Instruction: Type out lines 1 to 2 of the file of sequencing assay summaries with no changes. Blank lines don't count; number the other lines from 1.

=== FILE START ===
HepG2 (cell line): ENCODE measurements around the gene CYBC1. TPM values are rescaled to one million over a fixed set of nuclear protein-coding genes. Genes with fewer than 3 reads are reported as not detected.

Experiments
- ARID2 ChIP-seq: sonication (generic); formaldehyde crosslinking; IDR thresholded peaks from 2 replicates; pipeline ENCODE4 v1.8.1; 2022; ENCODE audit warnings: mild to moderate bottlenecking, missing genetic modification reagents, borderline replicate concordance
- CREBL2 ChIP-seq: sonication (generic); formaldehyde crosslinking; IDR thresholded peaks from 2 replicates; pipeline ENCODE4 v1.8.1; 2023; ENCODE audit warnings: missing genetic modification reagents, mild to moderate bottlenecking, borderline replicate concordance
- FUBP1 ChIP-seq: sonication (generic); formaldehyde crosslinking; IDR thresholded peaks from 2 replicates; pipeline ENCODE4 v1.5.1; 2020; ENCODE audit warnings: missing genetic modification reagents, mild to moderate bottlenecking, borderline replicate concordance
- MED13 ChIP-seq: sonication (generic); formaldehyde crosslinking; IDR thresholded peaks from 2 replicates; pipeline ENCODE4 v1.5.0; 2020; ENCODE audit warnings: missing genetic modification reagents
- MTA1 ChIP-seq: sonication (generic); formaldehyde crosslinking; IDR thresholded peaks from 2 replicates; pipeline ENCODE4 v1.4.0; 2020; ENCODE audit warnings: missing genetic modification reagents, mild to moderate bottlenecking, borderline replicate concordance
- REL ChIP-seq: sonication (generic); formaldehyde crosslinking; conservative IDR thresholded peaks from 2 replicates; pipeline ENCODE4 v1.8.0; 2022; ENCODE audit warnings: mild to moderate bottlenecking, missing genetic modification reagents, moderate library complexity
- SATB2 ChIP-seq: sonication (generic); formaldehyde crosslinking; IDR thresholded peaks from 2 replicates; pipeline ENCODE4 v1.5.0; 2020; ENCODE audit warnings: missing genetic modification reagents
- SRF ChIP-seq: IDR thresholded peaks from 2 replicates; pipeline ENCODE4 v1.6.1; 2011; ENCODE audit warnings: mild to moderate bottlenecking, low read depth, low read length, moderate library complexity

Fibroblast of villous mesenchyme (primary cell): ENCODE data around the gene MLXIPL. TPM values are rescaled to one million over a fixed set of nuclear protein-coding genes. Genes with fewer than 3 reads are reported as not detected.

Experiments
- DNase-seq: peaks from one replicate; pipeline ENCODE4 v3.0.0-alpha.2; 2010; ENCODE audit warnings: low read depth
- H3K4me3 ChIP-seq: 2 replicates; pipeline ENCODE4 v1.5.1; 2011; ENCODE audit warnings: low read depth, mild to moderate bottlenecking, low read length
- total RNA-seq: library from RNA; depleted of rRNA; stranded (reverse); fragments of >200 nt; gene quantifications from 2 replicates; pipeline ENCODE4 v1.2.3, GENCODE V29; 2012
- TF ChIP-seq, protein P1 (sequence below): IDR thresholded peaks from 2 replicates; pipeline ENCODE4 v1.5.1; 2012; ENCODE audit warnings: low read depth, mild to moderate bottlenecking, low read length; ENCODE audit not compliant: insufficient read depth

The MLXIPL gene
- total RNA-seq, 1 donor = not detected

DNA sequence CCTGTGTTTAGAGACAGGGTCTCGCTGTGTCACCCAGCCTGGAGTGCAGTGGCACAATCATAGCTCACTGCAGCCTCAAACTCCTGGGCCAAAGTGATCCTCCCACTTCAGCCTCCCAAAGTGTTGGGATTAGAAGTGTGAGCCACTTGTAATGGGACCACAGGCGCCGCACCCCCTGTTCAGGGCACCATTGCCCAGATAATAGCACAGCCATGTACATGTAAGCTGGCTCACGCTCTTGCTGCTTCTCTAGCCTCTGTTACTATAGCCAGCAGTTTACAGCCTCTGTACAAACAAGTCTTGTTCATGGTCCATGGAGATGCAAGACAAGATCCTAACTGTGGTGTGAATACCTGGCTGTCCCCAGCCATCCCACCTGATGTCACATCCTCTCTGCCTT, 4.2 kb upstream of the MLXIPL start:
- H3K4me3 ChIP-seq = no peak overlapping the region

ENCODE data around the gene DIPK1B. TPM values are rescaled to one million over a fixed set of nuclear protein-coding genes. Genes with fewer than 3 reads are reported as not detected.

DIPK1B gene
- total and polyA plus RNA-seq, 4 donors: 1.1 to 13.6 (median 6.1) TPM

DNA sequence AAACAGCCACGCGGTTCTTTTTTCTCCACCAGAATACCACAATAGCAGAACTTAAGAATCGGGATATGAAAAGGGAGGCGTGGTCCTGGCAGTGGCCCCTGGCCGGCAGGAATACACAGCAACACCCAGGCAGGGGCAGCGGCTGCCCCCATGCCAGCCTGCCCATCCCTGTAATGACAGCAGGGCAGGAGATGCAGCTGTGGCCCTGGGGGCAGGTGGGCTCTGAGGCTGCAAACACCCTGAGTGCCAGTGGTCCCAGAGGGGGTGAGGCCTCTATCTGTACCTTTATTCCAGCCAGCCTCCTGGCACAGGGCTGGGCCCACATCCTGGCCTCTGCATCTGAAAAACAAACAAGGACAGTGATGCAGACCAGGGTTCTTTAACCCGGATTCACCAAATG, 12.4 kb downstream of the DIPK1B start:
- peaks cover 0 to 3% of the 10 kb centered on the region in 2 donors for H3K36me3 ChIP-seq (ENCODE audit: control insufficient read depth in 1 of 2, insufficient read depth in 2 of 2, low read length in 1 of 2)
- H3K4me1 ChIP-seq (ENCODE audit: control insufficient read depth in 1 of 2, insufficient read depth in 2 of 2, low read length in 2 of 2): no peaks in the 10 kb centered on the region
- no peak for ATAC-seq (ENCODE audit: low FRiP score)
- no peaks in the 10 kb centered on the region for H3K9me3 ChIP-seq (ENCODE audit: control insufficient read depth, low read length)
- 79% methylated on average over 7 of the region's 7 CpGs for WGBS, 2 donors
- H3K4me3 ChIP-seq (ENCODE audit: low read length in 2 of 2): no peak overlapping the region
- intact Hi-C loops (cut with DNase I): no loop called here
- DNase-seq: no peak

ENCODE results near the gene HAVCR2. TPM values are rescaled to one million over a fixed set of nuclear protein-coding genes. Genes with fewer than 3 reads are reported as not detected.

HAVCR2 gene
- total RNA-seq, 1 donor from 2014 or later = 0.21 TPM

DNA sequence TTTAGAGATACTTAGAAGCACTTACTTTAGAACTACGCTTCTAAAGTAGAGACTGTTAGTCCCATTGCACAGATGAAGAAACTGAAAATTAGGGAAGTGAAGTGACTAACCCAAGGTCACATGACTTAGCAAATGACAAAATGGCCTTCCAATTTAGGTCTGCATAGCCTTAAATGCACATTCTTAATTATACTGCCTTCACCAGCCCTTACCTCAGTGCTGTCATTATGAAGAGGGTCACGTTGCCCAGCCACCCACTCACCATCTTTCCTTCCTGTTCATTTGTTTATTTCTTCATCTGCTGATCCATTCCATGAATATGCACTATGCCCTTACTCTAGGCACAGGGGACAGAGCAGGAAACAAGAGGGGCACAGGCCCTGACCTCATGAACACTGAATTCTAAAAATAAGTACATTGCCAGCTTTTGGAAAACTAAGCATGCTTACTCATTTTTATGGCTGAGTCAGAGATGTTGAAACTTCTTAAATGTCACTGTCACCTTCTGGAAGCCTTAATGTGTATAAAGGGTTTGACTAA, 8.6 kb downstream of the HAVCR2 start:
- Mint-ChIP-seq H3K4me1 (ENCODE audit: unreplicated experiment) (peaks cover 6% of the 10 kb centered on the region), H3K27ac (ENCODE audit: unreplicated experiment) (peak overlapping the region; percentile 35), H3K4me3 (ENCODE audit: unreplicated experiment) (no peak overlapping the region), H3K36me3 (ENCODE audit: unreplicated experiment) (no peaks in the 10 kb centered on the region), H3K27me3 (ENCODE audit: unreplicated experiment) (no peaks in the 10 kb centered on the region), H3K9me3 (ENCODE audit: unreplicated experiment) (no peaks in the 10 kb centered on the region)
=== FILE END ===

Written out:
HepG2 (cell line): ENCODE measurements around the gene CYBC1. TPM values are rescaled to one million over a fixed set of nuclear protein-coding genes. Genes with fewer than 3 reads are reported as not detected.

Experiments